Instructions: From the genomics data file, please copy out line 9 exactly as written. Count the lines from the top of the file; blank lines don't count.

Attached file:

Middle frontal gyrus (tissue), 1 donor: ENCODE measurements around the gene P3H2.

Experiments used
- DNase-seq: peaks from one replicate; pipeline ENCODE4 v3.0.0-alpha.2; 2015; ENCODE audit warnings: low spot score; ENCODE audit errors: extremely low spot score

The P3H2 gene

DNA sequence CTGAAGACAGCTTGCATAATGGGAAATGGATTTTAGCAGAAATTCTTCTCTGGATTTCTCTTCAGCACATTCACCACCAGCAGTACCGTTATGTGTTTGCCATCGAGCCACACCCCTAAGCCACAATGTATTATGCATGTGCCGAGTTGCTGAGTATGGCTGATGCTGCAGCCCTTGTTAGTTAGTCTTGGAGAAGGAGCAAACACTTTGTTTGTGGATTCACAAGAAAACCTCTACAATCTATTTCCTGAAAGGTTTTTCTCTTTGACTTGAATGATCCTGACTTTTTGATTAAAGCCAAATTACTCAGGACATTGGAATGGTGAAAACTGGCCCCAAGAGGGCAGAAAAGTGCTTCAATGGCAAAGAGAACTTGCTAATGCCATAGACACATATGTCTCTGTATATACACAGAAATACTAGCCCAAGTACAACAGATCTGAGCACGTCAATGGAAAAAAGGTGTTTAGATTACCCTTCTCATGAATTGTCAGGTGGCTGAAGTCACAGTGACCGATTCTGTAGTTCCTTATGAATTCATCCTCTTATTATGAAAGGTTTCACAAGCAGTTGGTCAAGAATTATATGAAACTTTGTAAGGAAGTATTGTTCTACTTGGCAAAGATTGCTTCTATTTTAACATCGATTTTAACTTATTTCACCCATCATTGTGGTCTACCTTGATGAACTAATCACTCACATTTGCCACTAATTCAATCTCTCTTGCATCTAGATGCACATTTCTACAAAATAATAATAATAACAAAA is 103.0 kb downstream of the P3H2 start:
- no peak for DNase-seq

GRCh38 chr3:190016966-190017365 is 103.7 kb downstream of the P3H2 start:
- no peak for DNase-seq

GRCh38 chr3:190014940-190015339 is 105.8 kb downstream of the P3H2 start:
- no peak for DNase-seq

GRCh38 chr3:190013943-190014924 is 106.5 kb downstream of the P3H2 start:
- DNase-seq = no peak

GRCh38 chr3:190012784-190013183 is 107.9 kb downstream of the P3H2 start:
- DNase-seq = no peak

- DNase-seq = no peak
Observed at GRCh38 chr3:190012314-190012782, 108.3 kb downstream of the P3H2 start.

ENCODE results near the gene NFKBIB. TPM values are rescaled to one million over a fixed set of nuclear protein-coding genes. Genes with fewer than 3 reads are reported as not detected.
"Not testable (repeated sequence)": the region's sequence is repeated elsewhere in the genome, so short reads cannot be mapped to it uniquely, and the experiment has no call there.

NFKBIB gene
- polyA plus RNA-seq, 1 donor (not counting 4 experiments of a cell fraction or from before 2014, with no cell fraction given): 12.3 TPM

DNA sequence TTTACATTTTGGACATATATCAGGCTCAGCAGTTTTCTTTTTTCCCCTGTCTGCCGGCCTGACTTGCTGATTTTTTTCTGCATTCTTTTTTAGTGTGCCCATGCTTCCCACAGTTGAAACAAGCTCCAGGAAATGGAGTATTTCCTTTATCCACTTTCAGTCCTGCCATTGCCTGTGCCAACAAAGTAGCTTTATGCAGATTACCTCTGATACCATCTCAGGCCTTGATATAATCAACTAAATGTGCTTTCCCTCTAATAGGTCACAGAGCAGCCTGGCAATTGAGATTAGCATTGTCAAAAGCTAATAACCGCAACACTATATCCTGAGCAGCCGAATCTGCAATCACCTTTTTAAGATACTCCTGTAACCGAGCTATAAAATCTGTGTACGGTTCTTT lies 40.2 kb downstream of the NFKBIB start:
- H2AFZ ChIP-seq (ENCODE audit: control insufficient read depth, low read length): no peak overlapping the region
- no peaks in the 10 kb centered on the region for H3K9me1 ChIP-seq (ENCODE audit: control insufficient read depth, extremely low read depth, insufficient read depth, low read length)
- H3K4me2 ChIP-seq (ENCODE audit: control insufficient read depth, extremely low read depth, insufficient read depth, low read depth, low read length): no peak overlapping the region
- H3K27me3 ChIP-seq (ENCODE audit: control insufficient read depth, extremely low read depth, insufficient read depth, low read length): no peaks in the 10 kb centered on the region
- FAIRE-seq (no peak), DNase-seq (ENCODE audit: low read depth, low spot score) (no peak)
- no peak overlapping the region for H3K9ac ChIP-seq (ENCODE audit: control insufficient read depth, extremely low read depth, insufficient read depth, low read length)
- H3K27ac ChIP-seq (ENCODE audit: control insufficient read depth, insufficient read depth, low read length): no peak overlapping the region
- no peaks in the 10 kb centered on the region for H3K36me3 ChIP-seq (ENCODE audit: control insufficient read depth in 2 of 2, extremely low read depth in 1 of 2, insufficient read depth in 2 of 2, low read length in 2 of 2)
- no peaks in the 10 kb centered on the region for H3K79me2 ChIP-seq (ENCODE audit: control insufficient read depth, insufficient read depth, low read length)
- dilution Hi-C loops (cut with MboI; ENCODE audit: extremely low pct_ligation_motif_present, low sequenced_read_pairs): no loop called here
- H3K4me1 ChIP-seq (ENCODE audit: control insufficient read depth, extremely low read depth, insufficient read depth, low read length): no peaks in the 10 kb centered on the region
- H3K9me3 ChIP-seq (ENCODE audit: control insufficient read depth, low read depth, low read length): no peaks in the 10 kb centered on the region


GRCh38 chr3:190014940-190015339 is 105.8 kb downstream of the P3H2 start: